Forget Joe Flacco and hot dogs. Is Chris Paul a “winner?”

Forget Joe Flacco and hot dogs. Is Chris Paul a “winner?”
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Remember Cars? Yesterday was the movie’s 15-year anniversary. In the 2006 film, after a full season of third-place finishes, a racer — Chick Hicks — is asked to compete with the top two racers for a chance to win the championship. That’s a plot hole that has bugged me for the last fifteen years. Why on Earth would someone who consistently lost be treated the same way as the ones who beat them all season long?

Chris Paul is the Chick Hicks of the NBA. Paul is a guy whose teams have consistently underperformed in the playoffs. He’s never won a championship. He’s never even had a Finals appearance, yet still, most of the NBA world considers Chris Paul one of the true “winners” in the league.

“He wins games,” they mutter.

“Look at where the Suns and Thunder were before he arrived compared to what they accomplished with him!” they shout from the mountaintops.

“His value can’t be explained with stats! He adds more than a box score could indicate!” they scream at the top of their lungs.

Yeah, yeah, yeah. I’ve heard it all. I’ve watched his games. I like to think I know what he brings to the table when he suits up. And the answer is…a lot — a whole hell of a lot in fact. Chris Paul was (and still is) incredibly valuable for every team he’s played for. He’s had a remarkable and illustrious career, but he is not a winner.

Okay, so what determines a winner? Do you have to win a championship? No. I wouldn’t go that far, but you have to at least be capable of winning a championship as the face of your franchise. That’s what I call a winner. Giannis Antetokounmpo, Jimmy Butler, and Luka Dončić are all players who have shown enough that — with the right pieces supporting them — as the face of their respective franchises to win a title with them at the reins. Throughout his 16-year career, Chris Paul has never been that. More often than not, he’s been the supporting piece propping up other players. He’s only been the face of his franchise with the Hornets and Thunder (maybe the Suns too, but I’ll get back to that later). Paul never made it past the second round with that first team. He didn’t survive the first round in his lone season with the second team, but that team certainly didn’t help Paul at all.

The times when Paul has taken a back seat to other elite players have been the times his teams have been consistently solid. When Blake Griffin was the face of the Clippers with Chris Paul playing the role of distributor, the Clippers were championship contenders — even if they choked in the playoffs every year without fail. When Paul played the role of distributor for James Harden in Houston, the Rockets became the biggest threat to the Golden State Warriors dynasty since Oklahoma City. Now with the Phoenix Suns, Paul has taken a back seat as the distributor for Devin Booker, and Paul’s team is formidable once again.

You could argue that Paul is the face of the franchise, but I would argue that role has been forced upon him because of his legacy rather than because of how the Phoenix Suns operate. The narrative surrounding Paul is that he is a great player, first-ballot Hall of Famer, but has never won a title, and that’s unfortunate. It is. Paul has been an elite player for pretty much his entire career and the fact that he’s never had the opportunity to play on the game’s biggest stage is a crying shame.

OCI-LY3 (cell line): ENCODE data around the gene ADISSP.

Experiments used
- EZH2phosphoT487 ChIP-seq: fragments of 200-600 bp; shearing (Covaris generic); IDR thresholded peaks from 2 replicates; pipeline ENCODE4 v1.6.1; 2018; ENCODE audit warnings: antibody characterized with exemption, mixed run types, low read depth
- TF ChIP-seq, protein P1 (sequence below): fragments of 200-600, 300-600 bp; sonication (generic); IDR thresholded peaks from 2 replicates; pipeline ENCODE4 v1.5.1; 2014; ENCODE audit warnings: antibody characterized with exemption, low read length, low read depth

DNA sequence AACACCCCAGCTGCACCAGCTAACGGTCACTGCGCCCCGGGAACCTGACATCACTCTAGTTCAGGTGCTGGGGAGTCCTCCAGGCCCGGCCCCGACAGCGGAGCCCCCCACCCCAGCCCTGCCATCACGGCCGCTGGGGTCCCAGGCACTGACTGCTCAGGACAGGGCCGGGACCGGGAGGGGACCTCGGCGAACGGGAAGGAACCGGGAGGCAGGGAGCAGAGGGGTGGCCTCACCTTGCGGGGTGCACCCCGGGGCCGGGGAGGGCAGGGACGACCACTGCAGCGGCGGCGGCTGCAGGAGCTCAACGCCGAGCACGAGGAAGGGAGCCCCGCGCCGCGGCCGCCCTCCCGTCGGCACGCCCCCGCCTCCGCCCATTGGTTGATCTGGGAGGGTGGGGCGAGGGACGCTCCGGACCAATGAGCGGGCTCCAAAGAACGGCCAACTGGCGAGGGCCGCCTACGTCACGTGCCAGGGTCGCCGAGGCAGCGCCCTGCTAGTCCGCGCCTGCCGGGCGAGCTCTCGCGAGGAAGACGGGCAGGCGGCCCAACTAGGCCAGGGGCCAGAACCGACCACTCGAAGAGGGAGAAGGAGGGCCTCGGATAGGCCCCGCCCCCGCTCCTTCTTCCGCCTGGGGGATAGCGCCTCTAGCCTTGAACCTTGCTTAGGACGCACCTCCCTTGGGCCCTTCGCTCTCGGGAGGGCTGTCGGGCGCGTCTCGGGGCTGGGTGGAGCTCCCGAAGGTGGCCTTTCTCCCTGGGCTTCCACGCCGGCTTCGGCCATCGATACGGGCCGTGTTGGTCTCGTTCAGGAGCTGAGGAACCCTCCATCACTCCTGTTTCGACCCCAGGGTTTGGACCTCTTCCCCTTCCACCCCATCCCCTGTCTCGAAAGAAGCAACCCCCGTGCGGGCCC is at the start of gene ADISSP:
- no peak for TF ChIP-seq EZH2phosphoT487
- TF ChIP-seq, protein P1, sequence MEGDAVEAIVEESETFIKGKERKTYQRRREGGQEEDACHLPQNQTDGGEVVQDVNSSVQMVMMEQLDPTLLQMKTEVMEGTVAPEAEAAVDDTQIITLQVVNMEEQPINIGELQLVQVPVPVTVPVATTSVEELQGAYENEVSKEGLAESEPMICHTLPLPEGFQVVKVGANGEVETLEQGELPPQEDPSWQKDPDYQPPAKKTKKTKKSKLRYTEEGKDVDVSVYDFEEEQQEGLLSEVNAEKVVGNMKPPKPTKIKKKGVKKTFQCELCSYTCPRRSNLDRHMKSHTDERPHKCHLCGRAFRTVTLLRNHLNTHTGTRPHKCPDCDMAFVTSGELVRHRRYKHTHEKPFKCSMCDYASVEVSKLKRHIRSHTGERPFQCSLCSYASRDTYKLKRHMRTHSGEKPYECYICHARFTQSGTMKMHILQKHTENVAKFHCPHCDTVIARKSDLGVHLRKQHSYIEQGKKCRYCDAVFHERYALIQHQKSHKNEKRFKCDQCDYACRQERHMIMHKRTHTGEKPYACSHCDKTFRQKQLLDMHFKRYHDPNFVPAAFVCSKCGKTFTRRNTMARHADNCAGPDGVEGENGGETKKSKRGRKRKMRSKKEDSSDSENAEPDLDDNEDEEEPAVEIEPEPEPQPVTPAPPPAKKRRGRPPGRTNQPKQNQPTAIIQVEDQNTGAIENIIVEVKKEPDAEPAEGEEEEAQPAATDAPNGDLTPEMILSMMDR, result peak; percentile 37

After the Suns went 9-0 in the bubble last year, Phoenix already had a ton of hype heading into the 2021 season. Throw CP3 into the mix? Now, we’re talking. This is a championship-caliber team. We saw how Paul turned OKC around in a single season. Imagine what he’ll bring to the Suns. Never mind that Booker bettered his field goal percentage and points per game each of his first five seasons in the league. This is Paul’s team now. Until he wins a championship, this is Paul’s team.

I’m not denying that Paul’s impact has been substantial and meaningful. I’m just pointing out that it’s Devin Booker’s incredible scoring ability that puts Phoenix in the “championship contender” category, and that’s what makes Booker the face of the Suns.

Chris Paul is a fantastic player, and I’ve loved watching him this year. Despite his age, he continues to outperform the young stars and help his teams exceed expectations. However, Paul has not proven that he can carry a team to a championship, which should be the goal for any player with as long a resume as Paul’s. When his career ends Paul may, unfortunately, go down as this generation’s John Stockton — someone who was always great but despite the talent around him was never great enough to compete with the best teams in the league. Hopefully this year’s Suns squad can change that. If they win the Larry O’Brien trophy this year, I’d be happy to post a full-length apology while I waddle home with my head tucked between my legs and egg on my face. I really hope Paul’s Suns win the title. That being said, when the Suns reach the Western Conference Finals… Clippers in 6.